Edublog Awards 2010 – my nominations

Nominations for the Edublog awards close tomorrow, so I thought I better get my act into gear and nominate some of the wonderful people out there who make learning happen for me. Not only for me, but  for countless others out there who find that the best professional development they receive these days comes from the people who are willing to be transparent about their thinking, and willing to share the resources they find that make them better at what they do.

It’s not easy. There are far too many great blogs, tweeters, and resource sharing sites out there, but I’ll give it a go. There are a ton more that deserve mentioning- wish I had the time to name them all.

Best individual blogJohn Connell: The Blog.   John always make me think. Especially when he’s fired up about something. I’ve been reading John for as long as I’ve been involved in the edublogosphere, and his quality posts that appear on a consistent basis, are one of my always go to places on the web.
Best individual tweeterAlec Couras.   Whenever I see a tweet from Alec appear in my Twitter stream, I take pause to read it. Alec shares some wonderful links, as well as giving us insight into the way he goes about his work, and how he lives his life.
Best new blogLiv to Dance. OK. I teach Liv, so I’ll be up front and admit bias. But I love Liv’s enthusiasm and how she’s working at building audience as she writes about dancing, her passion.

Best student blogStyle Rookie I don’t know if this qualifies as a student blog, but I’m guessing it does. Tavi is still at school, is blogging about what she loves, and making a reasonable dent in the universe while doing it. She impresses me, and she impresses my students also.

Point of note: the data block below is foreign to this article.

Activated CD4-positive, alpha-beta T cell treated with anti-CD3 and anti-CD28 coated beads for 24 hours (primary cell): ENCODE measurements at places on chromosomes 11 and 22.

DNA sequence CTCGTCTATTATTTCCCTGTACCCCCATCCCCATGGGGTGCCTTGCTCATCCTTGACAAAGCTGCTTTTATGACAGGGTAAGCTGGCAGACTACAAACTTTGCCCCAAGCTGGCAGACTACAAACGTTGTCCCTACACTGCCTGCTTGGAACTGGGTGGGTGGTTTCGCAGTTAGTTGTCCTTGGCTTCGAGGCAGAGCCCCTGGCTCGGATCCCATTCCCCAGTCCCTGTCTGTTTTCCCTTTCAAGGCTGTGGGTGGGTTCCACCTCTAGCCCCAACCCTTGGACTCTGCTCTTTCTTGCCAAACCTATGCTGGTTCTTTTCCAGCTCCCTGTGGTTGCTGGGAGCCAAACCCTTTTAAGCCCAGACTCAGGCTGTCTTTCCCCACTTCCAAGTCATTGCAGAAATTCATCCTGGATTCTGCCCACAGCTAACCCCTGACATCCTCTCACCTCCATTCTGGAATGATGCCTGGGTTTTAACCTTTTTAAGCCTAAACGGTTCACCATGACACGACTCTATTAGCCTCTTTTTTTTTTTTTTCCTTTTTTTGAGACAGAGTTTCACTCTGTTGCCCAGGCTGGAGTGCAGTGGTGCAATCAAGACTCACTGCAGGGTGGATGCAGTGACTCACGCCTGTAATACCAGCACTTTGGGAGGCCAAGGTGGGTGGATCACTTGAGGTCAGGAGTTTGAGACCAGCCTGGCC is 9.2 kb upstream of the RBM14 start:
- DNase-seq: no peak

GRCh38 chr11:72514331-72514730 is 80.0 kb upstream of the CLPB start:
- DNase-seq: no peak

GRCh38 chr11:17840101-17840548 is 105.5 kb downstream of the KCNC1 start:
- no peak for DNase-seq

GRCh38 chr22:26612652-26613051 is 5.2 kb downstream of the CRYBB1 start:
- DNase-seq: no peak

Best resource sharing blogPhil Bradley’s weblog. Phil finds the new stuff that’s out there and lets us all know if it’s worth looking at. If Phil thinks it’s good, then I’m sure to be checking it out.

Best teacher blogBrave New World.  Tania Sheko’s blog is well worth reading. Sometimes resource sharing, sometimes reflections on the need for change in education, and always how she is trying to make this happen. Quality writing too.
Best librarian / library blogBright Ideas I just love what SLAV and Judith Way are doing for Australian Teacher-Librarians, and Librarians the world over. Bright ideas is a place where Teacher Librarians can post what they’re doing in their own schools. It a vehicle for many who don’t have a web presence to get their great work out there for all to see and learn from.  It’s also a great resource sharing blog.
Best school administrator blogDarcy Moore’s Blog. Darcy is a Deputy Principal in New South Wales, and he pushes my thinking. I love that a Deputy Principal sees the value in blogging and wants to be part of the change process. Darcy is one of our great role models who the NSW Department of Education better hang onto!